The Loved One Movie Review

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Decades before Six Feet Under, The Loved One skewered the paradox of the funeral business in appearance-obsessed L.A. Wildly and unpredictably funny, The Loved One careens from scene to scene so quickly you may not be able to keep up with the jokes.

And what jokes they are! The very American Robert Morse stars as a British visitor to L.A., a wannabe poet who gets caught up in the machinations of a cemetary owner (Jonathan Winters) and his top mortician (Rod Steiger in the role of a lifetime). It's more cult than cemetary, and Morse soon becomes enchanted with one the cemetary's guide/beautician/chanteuse (a dippy Anajette Comer). The film haphazardly careens from subplot to subplot, eventually settling into a set piece about a kid obsessed with rockets, which Winters sees as the solution to the problem of running out of space for "loved ones" in the cemetary (aka corpses).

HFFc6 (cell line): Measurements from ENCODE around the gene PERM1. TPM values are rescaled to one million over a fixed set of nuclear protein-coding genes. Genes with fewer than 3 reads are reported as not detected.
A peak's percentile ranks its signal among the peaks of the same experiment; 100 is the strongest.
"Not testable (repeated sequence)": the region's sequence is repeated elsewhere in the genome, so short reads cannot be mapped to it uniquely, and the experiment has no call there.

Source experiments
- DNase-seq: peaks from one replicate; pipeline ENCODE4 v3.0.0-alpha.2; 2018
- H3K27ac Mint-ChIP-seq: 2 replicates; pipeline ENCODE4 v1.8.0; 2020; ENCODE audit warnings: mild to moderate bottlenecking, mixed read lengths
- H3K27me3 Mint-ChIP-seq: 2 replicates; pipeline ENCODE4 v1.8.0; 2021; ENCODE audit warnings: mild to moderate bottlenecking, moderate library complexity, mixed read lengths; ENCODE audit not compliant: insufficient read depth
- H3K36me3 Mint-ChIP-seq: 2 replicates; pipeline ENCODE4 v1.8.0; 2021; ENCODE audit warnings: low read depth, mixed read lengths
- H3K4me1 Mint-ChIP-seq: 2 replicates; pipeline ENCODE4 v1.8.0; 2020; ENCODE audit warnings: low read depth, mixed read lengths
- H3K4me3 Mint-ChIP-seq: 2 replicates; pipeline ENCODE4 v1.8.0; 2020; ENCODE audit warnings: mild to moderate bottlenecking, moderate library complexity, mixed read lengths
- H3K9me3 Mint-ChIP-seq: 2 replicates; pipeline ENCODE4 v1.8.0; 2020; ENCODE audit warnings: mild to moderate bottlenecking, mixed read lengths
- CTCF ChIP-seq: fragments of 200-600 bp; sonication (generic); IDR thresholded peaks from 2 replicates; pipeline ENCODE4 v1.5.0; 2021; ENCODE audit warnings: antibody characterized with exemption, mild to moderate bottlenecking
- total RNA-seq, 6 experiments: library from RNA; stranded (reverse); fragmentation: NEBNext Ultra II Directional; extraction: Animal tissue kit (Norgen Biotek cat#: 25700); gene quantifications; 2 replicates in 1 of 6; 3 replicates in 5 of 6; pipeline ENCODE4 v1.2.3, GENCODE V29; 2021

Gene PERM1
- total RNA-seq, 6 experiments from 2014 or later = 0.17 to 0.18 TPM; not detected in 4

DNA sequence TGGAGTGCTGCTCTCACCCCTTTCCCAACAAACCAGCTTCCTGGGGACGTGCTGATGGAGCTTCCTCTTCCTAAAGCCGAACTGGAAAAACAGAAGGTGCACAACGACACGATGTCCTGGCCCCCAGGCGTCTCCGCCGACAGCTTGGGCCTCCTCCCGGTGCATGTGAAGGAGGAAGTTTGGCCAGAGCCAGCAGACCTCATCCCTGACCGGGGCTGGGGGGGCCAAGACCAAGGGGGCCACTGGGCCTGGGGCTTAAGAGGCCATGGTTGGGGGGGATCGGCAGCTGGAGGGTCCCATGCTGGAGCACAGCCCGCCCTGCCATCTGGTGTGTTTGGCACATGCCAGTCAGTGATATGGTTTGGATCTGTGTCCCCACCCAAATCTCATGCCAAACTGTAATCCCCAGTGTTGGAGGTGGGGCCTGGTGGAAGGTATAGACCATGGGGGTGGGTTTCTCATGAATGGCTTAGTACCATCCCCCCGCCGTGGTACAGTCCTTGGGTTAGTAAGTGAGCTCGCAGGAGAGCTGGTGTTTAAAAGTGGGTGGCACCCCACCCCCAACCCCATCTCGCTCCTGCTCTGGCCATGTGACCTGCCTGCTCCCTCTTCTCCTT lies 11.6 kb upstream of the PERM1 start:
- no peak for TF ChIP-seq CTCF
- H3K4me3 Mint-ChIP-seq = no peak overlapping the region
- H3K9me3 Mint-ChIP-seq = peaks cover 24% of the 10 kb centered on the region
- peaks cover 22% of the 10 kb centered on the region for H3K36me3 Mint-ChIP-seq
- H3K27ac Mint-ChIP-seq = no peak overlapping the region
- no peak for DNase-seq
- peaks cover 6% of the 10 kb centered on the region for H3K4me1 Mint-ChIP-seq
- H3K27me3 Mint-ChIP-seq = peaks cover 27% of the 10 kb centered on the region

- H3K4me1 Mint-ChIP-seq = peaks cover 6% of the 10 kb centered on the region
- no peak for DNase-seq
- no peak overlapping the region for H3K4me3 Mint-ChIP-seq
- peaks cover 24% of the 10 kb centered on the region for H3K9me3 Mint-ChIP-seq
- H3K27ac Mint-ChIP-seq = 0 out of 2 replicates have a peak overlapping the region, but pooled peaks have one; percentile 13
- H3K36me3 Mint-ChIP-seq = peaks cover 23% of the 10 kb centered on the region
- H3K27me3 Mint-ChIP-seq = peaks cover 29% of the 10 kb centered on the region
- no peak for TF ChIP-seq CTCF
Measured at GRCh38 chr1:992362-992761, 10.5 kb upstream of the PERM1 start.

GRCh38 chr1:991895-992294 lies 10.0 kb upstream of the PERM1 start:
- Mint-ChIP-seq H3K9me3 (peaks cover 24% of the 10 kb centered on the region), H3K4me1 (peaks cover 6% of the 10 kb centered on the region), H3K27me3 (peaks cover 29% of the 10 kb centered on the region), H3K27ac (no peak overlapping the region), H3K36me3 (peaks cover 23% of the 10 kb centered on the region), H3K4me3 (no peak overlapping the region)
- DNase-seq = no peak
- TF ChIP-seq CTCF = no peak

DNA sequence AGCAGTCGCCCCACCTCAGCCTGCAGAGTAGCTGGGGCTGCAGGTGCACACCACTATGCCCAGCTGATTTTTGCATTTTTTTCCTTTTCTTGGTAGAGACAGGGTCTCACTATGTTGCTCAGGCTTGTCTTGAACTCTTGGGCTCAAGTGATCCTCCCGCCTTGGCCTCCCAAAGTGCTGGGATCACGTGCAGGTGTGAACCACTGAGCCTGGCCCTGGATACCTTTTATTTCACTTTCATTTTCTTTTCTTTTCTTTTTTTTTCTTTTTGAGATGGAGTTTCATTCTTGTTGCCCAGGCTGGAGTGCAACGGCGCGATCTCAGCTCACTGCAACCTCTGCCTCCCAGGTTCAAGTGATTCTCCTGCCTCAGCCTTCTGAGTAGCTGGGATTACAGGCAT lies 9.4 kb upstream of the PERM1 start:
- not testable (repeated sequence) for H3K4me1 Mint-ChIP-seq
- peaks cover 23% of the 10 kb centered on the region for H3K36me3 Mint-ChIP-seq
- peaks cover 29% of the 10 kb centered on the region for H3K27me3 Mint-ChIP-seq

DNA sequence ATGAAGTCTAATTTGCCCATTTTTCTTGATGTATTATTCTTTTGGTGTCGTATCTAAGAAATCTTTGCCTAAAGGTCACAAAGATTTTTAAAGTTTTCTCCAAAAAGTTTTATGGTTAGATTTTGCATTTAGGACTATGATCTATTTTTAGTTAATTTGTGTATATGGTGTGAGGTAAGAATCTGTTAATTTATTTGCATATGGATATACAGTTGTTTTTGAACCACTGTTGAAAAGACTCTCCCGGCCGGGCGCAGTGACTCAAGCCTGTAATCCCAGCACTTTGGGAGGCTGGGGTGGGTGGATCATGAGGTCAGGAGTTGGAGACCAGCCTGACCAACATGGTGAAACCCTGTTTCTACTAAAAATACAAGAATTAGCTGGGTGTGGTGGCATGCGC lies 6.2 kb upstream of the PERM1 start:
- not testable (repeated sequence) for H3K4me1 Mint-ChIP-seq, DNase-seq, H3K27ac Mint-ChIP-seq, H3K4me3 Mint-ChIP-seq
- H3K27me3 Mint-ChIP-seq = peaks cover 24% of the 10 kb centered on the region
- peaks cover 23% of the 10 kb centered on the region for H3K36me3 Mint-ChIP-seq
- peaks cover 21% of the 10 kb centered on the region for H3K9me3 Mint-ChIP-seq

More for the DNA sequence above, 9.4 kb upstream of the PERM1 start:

The film's tagline is "The motion picture with something to offend everyone!" and The Loved One tries its hardest to do so. It doesn't quite succeed -- the movie is rather tame today -- but it's certainly sarcastic and in deliciously poor taste, and terribly funny.

The black and white photography from Haskell Wexler is stark, reminiscent of Dr. Strangelove (as is the whole film -- with Winters in two roles), though some of the details get lost in the deep shadows. After an incredible wait, it's finally coming to DVD, featuring a retrospective documentary, and well worth picking up.

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The Loved One Rating

" Extraordinary "

Rating: NR, 1965

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